Wednesday, March 26, 2014

Georgia holds rate on geopolitical risk, but sees tightening

   Georgia's central bank held its policy rate steady at 4.0 percent, saying it still believes there is a need for a gradual withdrawal of monetary stimulus but the policy rate was maintained due to the increased geopolitical risks and uncertainty.
    The National Bank of Georgia, which raised its rate by 25 basis points in February after cutting by 150 basis points in 2013, said it still expects inflation to be between 5 and 6 percent in the second half of this year with aggregate demand expected to recover further.
    Georgia's inflation rate rose to 3.46 percent in February, the fifth consecutive month of accelerating inflation after deflation in most of 2012 and 2013. The central bank targets inflation of 6.0 percent and said last month that there was no need to maintain an easy policy stance as economic growth was improving and it should continue to improve in the first half of this year.
    The central bank's forecast is based on a balance of risks but it cautioned that the recent escalation of geopolitical factors and economic uncertainty pose a threat.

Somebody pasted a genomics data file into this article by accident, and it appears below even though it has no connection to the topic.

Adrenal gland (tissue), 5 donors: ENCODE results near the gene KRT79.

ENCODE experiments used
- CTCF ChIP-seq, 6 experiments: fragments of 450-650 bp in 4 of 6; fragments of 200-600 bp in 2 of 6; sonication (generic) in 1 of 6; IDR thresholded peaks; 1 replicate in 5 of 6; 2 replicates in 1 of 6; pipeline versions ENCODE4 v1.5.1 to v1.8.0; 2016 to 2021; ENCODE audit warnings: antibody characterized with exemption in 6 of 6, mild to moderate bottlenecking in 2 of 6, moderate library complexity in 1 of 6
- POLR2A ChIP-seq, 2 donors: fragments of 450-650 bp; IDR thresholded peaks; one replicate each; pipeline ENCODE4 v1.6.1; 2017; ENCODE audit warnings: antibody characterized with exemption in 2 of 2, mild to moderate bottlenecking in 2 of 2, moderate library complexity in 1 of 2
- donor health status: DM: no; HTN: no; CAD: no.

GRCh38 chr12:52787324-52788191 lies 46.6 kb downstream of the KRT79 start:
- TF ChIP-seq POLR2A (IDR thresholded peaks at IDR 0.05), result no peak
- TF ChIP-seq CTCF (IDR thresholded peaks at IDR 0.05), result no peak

"In particular, the deterioration in the economic environment could affect the economy through several channels, including reduced demand for exports, investors' mood and lower remittances," the bank said.

    Georgia, which gained independence from the Soviet Union in 1991, is located in the Caucasus region, bordering the Black Sea on the west, Turkey on the south and Russia on the north. The Crimean peninsula, which has been annexed by Russia from Ukraine, also lies is in the Black Sea.
    Georgia's Gross Domestic Product grew by an annual 7.1 percent in the fourth quarter of 2013 and the bank said annual growth in January was estimated at 7.8 percent due to growing exports.
    Exports from Georgia eased to US$ 216.15 million in February from $223.61 in January.
    Georgia's lari currency depreciated by 4.6 percent against the U.S. dollar last year, raising the inflation rate by an estimated 1 percentage point. It continued to decline until late January when it started to rise. Earlier today it was trading at 1.74 to the U.S. dollar, steady since the end of 2013.


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